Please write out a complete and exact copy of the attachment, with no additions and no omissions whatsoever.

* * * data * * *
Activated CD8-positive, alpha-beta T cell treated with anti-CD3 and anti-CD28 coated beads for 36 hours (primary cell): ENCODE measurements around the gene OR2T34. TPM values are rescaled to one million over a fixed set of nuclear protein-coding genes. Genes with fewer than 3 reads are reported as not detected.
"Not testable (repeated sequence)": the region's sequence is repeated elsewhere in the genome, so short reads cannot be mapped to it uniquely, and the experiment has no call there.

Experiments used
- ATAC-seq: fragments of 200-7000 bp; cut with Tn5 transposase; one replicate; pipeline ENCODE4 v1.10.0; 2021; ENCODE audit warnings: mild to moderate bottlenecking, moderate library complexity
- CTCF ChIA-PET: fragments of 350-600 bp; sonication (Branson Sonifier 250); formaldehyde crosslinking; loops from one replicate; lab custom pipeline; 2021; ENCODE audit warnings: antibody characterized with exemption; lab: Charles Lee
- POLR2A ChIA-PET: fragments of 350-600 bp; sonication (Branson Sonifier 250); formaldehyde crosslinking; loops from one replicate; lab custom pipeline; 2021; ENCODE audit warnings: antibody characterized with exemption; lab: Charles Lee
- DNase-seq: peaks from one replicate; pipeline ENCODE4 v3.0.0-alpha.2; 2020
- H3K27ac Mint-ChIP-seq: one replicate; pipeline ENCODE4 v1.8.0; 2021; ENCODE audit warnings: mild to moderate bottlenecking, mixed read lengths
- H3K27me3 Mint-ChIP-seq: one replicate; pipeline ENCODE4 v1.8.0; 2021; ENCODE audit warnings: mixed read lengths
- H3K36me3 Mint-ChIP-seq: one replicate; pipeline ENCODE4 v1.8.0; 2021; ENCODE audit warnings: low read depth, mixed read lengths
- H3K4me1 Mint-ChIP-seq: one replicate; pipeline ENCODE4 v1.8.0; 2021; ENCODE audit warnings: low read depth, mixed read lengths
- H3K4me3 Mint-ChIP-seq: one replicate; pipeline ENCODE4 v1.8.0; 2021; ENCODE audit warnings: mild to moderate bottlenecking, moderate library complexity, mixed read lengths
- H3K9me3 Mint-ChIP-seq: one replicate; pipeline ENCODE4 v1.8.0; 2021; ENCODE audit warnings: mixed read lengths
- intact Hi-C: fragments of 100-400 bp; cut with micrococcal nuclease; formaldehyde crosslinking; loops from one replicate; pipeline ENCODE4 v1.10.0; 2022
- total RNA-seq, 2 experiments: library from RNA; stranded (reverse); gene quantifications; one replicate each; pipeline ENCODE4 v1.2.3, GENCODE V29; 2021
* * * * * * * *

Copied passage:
Activated CD8-positive, alpha-beta T cell treated with anti-CD3 and anti-CD28 coated beads for 36 hours (primary cell): ENCODE measurements around the gene OR2T34. TPM values are rescaled to one million over a fixed set of nuclear protein-coding genes. Genes with fewer than 3 reads are reported as not detected.
"Not testable (repeated sequence)": the region's sequence is repeated elsewhere in the genome, so short reads cannot be mapped to it uniquely, and the experiment has no call there.

Experiments used
- ATAC-seq: fragments of 200-7000 bp; cut with Tn5 transposase; one replicate; pipeline ENCODE4 v1.10.0; 2021; ENCODE audit warnings: mild to moderate bottlenecking, moderate library complexity
- CTCF ChIA-PET: fragments of 350-600 bp; sonication (Branson Sonifier 250); formaldehyde crosslinking; loops from one replicate; lab custom pipeline; 2021; ENCODE audit warnings: antibody characterized with exemption; lab: Charles Lee
- POLR2A ChIA-PET: fragments of 350-600 bp; sonication (Branson Sonifier 250); formaldehyde crosslinking; loops from one replicate; lab custom pipeline; 2021; ENCODE audit warnings: antibody characterized with exemption; lab: Charles Lee
- DNase-seq: peaks from one replicate; pipeline ENCODE4 v3.0.0-alpha.2; 2020
- H3K27ac Mint-ChIP-seq: one replicate; pipeline ENCODE4 v1.8.0; 2021; ENCODE audit warnings: mild to moderate bottlenecking, mixed read lengths
- H3K27me3 Mint-ChIP-seq: one replicate; pipeline ENCODE4 v1.8.0; 2021; ENCODE audit warnings: mixed read lengths
- H3K36me3 Mint-ChIP-seq: one replicate; pipeline ENCODE4 v1.8.0; 2021; ENCODE audit warnings: low read depth, mixed read lengths
- H3K4me1 Mint-ChIP-seq: one replicate; pipeline ENCODE4 v1.8.0; 2021; ENCODE audit warnings: low read depth, mixed read lengths
- H3K4me3 Mint-ChIP-seq: one replicate; pipeline ENCODE4 v1.8.0; 2021; ENCODE audit warnings: mild to moderate bottlenecking, moderate library complexity, mixed read lengths
- H3K9me3 Mint-ChIP-seq: one replicate; pipeline ENCODE4 v1.8.0; 2021; ENCODE audit warnings: mixed read lengths
- intact Hi-C: fragments of 100-400 bp; cut with micrococcal nuclease; formaldehyde crosslinking; loops from one replicate; pipeline ENCODE4 v1.10.0; 2022
- total RNA-seq, 2 experiments: library from RNA; stranded (reverse); gene quantifications; one replicate each; pipeline ENCODE4 v1.2.3, GENCODE V29; 2021